VINTON–Tyler Caldwell has received another prestigious award. This time the young man from Vinton has been named an Outstanding Young Virginian (OYV) for 2016 by the Virginia Jaycees.
According to Kristin Miller from the Jaycees organization, this award honors “individuals from across the Commonwealth of Virginia who make a positive impact in their communities.” Two other young leaders were recognized with Caldwell at the ceremony held in Richmond on November 19 at the Virginia Jaycees Annual Conference.
The Virginia Jaycees began recognizing Outstanding Young Virginians in1942. Past honorees include former attorney general Marshall Coleman, former Lt. Governor Sargeant Reynolds, Wheelchair Olympics founder and war veteran Wannie Cook, and Virginia Supreme Court Justice Leroy Hassel.
During the presentation it was noted that, “Tyler Caldwell is currently employed as a courtesy clerk at Kroger in Bonsack where he has earned two gold pins for exceptional customer service. He is this year’s recipient of the Dan Piper Award from the National Down Syndrome Society. Tyler serves on the Board of Directors at Katie’s Place, a non-profit organization dedicated to providing independence opportunities for young adults with special needs. He also serves on the event and fundraising committees for Challenger Little League and Area 8 Special Olympics. He has logged over 500 volunteer hours at the VA.”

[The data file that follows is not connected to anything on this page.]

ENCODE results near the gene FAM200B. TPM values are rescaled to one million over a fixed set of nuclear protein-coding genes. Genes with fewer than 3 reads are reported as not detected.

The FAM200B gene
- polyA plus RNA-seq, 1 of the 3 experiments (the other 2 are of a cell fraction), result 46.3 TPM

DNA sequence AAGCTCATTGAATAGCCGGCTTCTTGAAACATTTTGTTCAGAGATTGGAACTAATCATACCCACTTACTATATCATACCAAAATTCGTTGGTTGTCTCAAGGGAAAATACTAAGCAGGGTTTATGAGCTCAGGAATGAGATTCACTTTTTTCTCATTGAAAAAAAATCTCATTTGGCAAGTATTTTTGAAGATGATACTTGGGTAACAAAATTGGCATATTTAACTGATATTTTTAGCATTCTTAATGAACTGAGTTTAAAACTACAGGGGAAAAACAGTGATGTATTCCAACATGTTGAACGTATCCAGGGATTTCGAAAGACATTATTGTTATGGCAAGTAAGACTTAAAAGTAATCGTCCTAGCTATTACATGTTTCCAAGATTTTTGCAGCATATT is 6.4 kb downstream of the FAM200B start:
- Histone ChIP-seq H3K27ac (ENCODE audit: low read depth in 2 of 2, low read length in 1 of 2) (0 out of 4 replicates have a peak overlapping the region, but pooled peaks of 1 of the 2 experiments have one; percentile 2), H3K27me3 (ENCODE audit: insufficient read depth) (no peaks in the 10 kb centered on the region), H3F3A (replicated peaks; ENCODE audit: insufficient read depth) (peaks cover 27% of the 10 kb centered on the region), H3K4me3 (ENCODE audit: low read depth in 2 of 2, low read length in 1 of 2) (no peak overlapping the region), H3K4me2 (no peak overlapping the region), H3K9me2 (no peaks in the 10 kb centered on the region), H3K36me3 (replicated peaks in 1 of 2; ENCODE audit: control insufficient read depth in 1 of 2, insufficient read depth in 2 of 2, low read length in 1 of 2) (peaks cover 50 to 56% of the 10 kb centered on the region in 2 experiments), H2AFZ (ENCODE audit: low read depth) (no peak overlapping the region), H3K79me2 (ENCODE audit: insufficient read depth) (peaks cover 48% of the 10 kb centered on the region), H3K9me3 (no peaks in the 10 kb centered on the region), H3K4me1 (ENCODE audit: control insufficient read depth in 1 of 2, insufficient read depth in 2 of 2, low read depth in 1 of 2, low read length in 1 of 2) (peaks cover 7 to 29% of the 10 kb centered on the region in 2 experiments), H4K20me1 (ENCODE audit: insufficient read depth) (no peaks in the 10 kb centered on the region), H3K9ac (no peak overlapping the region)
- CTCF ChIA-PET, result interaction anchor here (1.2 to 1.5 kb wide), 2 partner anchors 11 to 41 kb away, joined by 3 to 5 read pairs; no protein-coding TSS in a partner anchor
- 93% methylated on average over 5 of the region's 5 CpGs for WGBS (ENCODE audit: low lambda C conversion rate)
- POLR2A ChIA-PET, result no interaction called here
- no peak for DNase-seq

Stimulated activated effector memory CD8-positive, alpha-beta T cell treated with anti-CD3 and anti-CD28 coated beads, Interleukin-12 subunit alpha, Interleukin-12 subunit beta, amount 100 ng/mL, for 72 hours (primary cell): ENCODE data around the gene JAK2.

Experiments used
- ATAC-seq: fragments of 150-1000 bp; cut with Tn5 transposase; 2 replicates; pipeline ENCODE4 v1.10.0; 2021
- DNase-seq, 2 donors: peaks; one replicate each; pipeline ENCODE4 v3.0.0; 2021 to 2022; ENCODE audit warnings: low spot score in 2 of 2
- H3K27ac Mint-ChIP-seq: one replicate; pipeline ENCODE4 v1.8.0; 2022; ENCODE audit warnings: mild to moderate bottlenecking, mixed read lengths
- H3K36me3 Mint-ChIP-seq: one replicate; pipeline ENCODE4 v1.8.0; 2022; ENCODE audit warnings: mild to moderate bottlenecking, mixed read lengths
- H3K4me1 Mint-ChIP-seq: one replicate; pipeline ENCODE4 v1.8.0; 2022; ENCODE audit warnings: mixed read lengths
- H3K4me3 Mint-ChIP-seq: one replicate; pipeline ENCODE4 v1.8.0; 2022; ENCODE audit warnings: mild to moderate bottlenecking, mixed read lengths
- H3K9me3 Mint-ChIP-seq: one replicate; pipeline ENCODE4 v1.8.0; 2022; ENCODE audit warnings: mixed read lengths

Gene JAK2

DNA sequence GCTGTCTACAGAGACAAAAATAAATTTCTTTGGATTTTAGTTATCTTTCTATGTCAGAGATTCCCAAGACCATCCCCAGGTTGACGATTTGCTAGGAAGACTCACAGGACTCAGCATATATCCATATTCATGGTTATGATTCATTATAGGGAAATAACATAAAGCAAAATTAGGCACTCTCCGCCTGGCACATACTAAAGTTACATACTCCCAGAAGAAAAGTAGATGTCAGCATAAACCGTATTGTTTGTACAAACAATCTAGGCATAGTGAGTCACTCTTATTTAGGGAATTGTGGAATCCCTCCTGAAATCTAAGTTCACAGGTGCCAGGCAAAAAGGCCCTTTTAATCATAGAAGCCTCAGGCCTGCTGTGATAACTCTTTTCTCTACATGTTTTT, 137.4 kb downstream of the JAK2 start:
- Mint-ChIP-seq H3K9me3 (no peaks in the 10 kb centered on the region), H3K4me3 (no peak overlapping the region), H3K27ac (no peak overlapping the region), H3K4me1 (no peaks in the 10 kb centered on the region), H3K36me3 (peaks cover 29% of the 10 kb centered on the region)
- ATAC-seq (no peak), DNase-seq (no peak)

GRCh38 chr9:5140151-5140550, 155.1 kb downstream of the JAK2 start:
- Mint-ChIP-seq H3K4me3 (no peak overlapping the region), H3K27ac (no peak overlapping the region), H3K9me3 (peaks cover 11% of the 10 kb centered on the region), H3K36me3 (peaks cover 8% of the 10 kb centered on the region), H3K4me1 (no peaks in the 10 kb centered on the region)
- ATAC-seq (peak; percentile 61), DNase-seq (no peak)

It was also noted at the awards ceremony that “While many people say Tyler is the epitome of ‘I can,’ he is really the epitome of ‘we can.’”
Kristin Miller, president of the Roanoke Jaycees, nominated Caldwell for the award, stating, “Tyler is a star in the Star City and is the embodiment of ‘we can’ through his personal and charitable efforts. He continues to show people that disabilities are abilities with heart.”
Caldwell traveled to New York City in September to accept the Dan Piper Award which recognizes an adult with Down Syndrome “who through everyday activities brings about a greater public awareness and understanding of people with Down Syndrome in his or her community.”
Caldwell has always been a groundbreaker.
“From the beginning Tyler laid the foundation toward acceptance as he was the first student with special needs to be included in regular education classes in his school district,” wrote teacher Dawn Martin who nominated him for the Dan Piper award.
She went on to say that he paved the way for others by showing that he was capable of acquiring, and using, the same skills as those without a defined disability. His outgoing personality led to his acceptance by both peers and staff. “Down Syndrome does not define or limit who Tyler is.”
Caldwell is also known locally and across the state as a member of the first graduating class of the Roanoke City Police Department Growth Through Opportunity (GTO) program.
The purpose of the GTO program, initiated by Roanoke Police Officer Travis Akins, is to provide job training for individuals with disabilities and to introduce law enforcement officers to the world of those with special needs.
As a GTO cadet, Tyler was trained for office tasks such as filing, shredding, and alphabetizing records. He also completed community outreach reading to elementary school students and giving presentations to the local bar association, organizations, and businesses.
Tyler graduated from William Byrd in 2010, but continued there with his schooling until he turned 22 in 2012.
According to the history of the OYV program, “progress toward a better world has been the central purpose in selecting the Outstanding Young Virginians since the hope of mankind lies in the hands of youth and action. Each honoree has shown that no problem is too difficult when handled with grace, ingenuity, courage, and determination.”